A Personal Interview With Gramma Good’s Husband for Spouse’s Day
Written by Susan Good of grammagood.com
Today is Spouse’s Day, so I thought it would be fun to introduce my husband Shelly, my best friend, a father and grandfather of a now blended family. We have been married 23 years.
We were both widowed. In this interview, I will ask him questions about his experience searching for a second wife and his role in our blended family.
Gramma Good: How did you decide the qualities you needed in a second wife?
Shelly: I made a list of what I needed in a wife! At age 50, after a marriage of 31 years, I found myself in a strange new single’s world. I thought I would be married sooner than later as I had been happily married. It took six years to meet the next Mrs. Good, Gramma Good. I knew the most important decision I would make was my choice of a new wife. I knew I wanted to remarry and share my life. I decided to make a list of what I thought I needed in a wife. Seven qualities, all very logical and attainable and yet it took me six years to find her!
1. There had to be a physical and mental attraction. That was number one on my list. I needed an attractive woman on my arm and a woman who would provide a loving home and lifestyle.
2. I preferred marrying a widow. I knew marriage demanded a lot of give and take. Sticking with a partner through ups and downs was very important to me.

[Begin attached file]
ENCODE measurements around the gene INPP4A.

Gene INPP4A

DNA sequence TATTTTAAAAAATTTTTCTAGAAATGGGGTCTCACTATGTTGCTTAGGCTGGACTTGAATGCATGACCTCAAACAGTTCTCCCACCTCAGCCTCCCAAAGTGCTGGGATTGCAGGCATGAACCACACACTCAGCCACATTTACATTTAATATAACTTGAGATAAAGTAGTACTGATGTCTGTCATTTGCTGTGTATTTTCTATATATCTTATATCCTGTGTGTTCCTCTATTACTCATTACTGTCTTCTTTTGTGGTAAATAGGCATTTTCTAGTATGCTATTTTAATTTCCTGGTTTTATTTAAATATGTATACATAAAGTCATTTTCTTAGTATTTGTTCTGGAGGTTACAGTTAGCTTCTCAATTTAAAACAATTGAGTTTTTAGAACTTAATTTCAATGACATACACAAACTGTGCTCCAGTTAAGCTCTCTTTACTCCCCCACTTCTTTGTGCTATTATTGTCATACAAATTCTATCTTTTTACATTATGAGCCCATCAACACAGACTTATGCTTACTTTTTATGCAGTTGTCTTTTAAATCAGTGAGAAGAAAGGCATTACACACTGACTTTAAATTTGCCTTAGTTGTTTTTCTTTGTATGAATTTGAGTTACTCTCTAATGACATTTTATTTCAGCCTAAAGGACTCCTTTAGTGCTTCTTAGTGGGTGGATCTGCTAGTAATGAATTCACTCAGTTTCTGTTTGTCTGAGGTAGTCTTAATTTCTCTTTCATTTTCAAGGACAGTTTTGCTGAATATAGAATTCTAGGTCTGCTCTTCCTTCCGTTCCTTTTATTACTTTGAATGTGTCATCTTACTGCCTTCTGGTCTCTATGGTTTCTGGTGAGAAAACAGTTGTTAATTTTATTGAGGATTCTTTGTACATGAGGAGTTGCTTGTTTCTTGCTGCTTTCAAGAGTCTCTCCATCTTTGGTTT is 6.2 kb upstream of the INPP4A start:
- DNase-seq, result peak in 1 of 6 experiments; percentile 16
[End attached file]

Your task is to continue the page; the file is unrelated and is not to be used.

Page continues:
3. Age difference: Not more than 10 years. I wanted to be able to talk to my new wife. A very young woman could not share history or stimulate me mentally.
4. An educated woman: I liked travel, opera, golf, politics, theatre and someone who could handle herself in my social- business situations.
5. I preferred a woman from out of town. I didn’t want to know about her relationships.
6. I didn’t want to marry a woman with young children. The obligations and responsibilities of raising another young family was not attractive to me. I wanted to share the remainder of my life with my wife.
7. Her family background played an important part in the formula. The further you go from marrying your sister the less chance you have of the marriage working.
Six years later, on a first date, I met Gramma Good and over a very long lunch I told her I was going to marry her!!
Gramma Good: How did you handle the blended family?
Shelly: Not easily. My two sons considered my new wife an interloper trying to take the place of their mother and worrying about my assets. They wanted it all. My wife’s children felt I was stealing their mother and that I was trying to replace their father. I was a stranger in their lives and they didn’t like it and resented me. After twenty-three years, our children and grandchildren get along very well. I generally feel tolerated. I feel that I try. I don’t know any blended family that really blends. I think ours does better than most. There is no perfection. Look at the problems that go on in families that are first marriages. The most important part in our blended family is that my wife and I found each other. Our strongest asset is our love for each other in spite of our children! We both let our children know that we put one another first.
Gramma Good: Thank you, Shelly for your time and honesty. This has been my first experience as an interviewer and I am so glad it was with you.
Do something GOOD today…ask a loved one something you’ve always wanted to know!